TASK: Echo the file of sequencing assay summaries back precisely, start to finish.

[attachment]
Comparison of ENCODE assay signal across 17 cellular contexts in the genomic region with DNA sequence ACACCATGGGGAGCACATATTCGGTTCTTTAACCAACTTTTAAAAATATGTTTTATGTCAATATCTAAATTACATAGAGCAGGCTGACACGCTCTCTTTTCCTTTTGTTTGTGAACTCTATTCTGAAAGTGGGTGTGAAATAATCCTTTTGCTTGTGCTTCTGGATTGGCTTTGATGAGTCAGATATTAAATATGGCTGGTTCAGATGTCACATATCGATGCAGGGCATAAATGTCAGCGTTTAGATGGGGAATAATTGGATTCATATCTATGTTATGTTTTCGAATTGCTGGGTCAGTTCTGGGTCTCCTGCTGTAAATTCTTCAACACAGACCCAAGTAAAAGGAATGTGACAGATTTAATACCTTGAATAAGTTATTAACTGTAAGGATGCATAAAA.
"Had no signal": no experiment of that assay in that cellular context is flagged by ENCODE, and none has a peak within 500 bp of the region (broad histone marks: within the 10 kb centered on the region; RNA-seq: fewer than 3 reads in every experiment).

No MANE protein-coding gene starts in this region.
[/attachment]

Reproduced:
Comparison of ENCODE assay signal across 17 cellular contexts in the genomic region with DNA sequence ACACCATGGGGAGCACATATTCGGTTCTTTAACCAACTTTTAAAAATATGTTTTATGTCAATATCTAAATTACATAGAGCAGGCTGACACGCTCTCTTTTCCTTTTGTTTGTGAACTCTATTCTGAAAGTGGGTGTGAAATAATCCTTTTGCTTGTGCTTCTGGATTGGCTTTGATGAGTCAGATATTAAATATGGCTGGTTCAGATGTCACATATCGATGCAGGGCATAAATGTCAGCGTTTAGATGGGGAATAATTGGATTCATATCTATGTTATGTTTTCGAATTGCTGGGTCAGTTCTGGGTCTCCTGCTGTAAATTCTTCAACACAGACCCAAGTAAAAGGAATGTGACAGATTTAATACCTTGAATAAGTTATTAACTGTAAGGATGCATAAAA.
"Had no signal": no experiment of that assay in that cellular context is flagged by ENCODE, and none has a peak within 500 bp of the region (broad histone marks: within the 10 kb centered on the region; RNA-seq: fewer than 3 reads in every experiment).

No MANE protein-coding gene starts in this region.